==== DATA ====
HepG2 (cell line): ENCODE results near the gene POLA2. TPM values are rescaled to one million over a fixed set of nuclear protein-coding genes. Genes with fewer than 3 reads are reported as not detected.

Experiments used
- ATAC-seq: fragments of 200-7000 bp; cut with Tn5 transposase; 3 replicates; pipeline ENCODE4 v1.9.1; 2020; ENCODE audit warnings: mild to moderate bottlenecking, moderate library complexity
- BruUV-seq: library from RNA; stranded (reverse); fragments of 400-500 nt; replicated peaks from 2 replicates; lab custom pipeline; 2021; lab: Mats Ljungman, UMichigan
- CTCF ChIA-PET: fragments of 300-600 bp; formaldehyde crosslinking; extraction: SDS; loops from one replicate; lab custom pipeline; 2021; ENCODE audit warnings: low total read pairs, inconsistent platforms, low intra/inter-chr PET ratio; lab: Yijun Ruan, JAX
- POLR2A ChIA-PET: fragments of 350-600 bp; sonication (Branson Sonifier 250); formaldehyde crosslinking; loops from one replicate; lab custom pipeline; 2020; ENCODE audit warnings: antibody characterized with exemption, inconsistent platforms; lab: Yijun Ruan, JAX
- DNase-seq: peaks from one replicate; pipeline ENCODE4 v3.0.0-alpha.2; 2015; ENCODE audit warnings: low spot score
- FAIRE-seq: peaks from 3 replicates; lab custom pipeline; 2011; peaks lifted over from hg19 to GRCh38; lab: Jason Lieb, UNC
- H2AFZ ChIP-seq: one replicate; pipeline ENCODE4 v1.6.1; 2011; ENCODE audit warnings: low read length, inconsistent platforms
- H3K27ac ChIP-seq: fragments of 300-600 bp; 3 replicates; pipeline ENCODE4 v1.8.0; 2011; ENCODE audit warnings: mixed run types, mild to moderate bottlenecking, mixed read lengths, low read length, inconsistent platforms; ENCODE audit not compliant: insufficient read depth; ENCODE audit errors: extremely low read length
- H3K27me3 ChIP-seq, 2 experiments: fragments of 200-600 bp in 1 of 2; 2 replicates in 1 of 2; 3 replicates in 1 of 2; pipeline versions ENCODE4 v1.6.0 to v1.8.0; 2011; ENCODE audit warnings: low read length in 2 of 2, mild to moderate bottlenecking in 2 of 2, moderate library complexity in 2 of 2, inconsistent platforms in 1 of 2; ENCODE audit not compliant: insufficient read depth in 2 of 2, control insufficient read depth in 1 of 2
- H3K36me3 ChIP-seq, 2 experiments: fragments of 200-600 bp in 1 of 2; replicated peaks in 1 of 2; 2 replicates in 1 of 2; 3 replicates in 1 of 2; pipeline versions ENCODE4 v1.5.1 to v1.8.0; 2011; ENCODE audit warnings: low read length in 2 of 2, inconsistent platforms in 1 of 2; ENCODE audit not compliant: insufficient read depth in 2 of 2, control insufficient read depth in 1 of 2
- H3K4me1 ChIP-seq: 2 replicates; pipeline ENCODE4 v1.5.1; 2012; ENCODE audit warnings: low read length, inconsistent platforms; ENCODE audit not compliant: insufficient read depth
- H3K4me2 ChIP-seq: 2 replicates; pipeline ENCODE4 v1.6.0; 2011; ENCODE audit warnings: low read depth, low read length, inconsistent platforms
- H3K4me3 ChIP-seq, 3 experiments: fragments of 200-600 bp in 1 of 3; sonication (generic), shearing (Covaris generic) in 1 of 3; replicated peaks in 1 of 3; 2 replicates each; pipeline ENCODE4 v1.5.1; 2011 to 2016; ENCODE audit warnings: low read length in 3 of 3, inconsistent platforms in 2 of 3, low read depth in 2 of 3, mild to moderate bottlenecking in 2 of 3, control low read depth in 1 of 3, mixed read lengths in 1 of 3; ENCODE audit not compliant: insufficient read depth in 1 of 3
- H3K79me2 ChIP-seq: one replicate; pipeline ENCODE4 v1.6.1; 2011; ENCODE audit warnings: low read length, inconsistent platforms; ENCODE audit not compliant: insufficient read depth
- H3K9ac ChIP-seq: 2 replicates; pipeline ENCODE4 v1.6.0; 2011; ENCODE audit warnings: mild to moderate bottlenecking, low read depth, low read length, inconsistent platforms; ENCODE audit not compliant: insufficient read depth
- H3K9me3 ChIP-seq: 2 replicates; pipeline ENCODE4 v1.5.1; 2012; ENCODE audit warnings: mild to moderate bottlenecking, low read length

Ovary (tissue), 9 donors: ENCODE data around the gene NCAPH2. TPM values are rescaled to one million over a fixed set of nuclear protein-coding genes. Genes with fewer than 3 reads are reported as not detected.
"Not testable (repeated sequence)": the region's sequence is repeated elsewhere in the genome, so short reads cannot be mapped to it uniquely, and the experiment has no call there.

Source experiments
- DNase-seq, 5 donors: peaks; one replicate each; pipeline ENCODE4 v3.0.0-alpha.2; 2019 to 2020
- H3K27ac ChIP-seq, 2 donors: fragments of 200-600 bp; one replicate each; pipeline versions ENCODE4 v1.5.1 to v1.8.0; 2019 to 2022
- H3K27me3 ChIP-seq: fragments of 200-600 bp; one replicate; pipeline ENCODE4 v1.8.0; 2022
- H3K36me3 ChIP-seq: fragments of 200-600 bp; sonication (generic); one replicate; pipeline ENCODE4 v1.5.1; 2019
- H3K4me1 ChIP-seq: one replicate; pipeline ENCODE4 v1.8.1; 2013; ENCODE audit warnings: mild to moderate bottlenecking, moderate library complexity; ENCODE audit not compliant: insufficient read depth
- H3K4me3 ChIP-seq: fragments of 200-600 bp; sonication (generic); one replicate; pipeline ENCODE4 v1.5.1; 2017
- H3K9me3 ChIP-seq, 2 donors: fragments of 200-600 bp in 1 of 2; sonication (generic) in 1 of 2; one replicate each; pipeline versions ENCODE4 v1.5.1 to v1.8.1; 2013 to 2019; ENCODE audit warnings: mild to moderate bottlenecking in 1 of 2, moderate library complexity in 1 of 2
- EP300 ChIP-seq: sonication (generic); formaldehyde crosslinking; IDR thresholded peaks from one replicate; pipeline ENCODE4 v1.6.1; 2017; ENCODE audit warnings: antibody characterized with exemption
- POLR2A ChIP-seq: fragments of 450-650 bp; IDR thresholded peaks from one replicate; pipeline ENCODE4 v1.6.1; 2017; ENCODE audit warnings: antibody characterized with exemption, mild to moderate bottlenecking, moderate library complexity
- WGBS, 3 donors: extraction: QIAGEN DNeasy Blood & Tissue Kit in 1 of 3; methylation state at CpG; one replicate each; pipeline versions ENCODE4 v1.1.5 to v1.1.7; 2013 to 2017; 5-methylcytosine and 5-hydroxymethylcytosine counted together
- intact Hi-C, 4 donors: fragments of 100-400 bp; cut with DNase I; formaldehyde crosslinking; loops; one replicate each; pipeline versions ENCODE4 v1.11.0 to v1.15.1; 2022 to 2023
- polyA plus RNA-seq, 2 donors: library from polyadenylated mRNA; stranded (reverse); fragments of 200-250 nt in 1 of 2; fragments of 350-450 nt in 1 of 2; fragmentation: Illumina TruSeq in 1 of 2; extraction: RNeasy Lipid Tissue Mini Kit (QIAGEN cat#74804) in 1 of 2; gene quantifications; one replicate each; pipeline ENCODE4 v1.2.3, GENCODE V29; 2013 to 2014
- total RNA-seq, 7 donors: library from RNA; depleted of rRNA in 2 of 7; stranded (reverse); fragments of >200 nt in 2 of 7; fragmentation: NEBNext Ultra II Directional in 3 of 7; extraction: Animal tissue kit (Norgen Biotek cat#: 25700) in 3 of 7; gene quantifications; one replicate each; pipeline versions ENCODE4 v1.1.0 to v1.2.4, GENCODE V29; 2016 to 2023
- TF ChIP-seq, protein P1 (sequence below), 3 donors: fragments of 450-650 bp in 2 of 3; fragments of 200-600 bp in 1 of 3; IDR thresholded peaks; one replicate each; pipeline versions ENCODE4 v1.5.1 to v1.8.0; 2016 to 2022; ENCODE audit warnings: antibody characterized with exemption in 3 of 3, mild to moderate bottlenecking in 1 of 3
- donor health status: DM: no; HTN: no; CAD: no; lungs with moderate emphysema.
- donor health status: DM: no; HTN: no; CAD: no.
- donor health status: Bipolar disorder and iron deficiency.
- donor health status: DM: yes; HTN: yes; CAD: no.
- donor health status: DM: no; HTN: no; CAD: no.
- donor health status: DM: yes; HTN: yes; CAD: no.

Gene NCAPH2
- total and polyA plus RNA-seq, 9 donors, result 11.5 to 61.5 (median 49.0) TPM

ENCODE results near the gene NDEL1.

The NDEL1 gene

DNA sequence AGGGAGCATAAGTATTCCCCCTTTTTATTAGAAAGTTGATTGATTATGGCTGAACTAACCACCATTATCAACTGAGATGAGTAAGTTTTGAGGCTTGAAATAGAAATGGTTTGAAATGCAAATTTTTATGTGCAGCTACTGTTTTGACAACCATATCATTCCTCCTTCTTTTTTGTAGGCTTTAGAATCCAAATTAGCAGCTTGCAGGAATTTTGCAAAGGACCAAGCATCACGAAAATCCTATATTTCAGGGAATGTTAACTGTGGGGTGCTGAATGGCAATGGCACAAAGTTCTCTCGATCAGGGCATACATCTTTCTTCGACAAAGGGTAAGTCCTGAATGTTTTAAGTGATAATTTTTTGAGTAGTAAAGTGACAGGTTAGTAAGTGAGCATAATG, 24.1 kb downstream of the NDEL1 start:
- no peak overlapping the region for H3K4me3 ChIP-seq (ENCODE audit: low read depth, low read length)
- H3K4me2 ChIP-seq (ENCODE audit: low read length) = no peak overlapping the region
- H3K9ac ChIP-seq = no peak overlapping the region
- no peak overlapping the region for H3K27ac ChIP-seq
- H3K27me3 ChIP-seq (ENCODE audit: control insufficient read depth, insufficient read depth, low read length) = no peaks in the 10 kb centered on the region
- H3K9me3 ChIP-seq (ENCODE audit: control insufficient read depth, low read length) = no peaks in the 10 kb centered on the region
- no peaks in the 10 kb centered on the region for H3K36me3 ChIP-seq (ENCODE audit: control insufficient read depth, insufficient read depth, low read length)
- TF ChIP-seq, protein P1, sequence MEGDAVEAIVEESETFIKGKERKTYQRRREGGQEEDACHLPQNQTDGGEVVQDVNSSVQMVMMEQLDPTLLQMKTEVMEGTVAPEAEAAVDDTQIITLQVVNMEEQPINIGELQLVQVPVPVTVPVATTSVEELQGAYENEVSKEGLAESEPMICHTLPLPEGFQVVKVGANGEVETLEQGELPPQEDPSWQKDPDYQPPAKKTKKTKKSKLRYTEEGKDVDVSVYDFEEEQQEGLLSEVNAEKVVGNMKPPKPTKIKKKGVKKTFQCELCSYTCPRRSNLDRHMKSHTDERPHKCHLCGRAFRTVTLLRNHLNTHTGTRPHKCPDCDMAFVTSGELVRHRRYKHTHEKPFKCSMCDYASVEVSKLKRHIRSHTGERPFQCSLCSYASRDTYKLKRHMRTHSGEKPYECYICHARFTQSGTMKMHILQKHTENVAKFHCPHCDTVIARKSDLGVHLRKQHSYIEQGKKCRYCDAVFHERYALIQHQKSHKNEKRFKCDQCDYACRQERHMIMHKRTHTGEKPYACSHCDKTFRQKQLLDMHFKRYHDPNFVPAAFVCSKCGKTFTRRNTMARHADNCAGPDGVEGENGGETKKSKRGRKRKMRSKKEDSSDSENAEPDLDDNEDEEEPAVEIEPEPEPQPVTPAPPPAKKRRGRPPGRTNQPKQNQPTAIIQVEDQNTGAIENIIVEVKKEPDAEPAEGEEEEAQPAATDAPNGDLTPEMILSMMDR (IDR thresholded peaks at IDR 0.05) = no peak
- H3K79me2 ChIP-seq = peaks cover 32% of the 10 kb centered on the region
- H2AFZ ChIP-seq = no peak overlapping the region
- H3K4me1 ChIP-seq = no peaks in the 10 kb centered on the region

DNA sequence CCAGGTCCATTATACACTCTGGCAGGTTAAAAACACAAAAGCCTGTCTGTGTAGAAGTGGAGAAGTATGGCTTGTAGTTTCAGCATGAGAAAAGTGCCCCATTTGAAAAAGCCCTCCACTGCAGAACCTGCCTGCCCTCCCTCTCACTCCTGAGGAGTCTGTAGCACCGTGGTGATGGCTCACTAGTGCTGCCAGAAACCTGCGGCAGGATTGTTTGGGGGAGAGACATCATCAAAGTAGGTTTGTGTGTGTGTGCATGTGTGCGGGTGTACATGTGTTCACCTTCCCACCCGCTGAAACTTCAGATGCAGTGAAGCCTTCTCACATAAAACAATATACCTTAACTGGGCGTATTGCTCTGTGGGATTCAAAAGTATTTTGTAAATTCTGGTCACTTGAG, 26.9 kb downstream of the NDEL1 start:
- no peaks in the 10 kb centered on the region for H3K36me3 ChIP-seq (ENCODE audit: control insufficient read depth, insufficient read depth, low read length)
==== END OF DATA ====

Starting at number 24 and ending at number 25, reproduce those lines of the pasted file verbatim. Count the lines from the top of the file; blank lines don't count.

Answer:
- H3K27me3 ChIP-seq: fragments of 200-600 bp; one replicate; pipeline ENCODE4 v1.8.0; 2022
- H3K36me3 ChIP-seq: fragments of 200-600 bp; sonication (generic); one replicate; pipeline ENCODE4 v1.5.1; 2019